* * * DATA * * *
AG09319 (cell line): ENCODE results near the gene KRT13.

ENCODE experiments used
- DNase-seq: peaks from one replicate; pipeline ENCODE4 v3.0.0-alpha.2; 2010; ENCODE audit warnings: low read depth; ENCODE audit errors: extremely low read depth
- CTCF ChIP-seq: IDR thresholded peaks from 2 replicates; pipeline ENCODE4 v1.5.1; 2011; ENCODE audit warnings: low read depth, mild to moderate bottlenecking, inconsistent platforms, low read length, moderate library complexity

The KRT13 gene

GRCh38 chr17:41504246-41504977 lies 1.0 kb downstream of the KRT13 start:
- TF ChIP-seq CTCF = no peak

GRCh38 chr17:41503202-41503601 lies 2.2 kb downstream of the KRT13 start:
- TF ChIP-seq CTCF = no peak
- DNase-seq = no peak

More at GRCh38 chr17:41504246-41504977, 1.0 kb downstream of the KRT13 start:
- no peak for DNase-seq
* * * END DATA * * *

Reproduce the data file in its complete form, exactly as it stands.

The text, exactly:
AG09319 (cell line): ENCODE results near the gene KRT13.

ENCODE experiments used
- DNase-seq: peaks from one replicate; pipeline ENCODE4 v3.0.0-alpha.2; 2010; ENCODE audit warnings: low read depth; ENCODE audit errors: extremely low read depth
- CTCF ChIP-seq: IDR thresholded peaks from 2 replicates; pipeline ENCODE4 v1.5.1; 2011; ENCODE audit warnings: low read depth, mild to moderate bottlenecking, inconsistent platforms, low read length, moderate library complexity

The KRT13 gene

GRCh38 chr17:41504246-41504977 lies 1.0 kb downstream of the KRT13 start:
- TF ChIP-seq CTCF = no peak

GRCh38 chr17:41503202-41503601 lies 2.2 kb downstream of the KRT13 start:
- TF ChIP-seq CTCF = no peak
- DNase-seq = no peak

More at GRCh38 chr17:41504246-41504977, 1.0 kb downstream of the KRT13 start:
- no peak for DNase-seq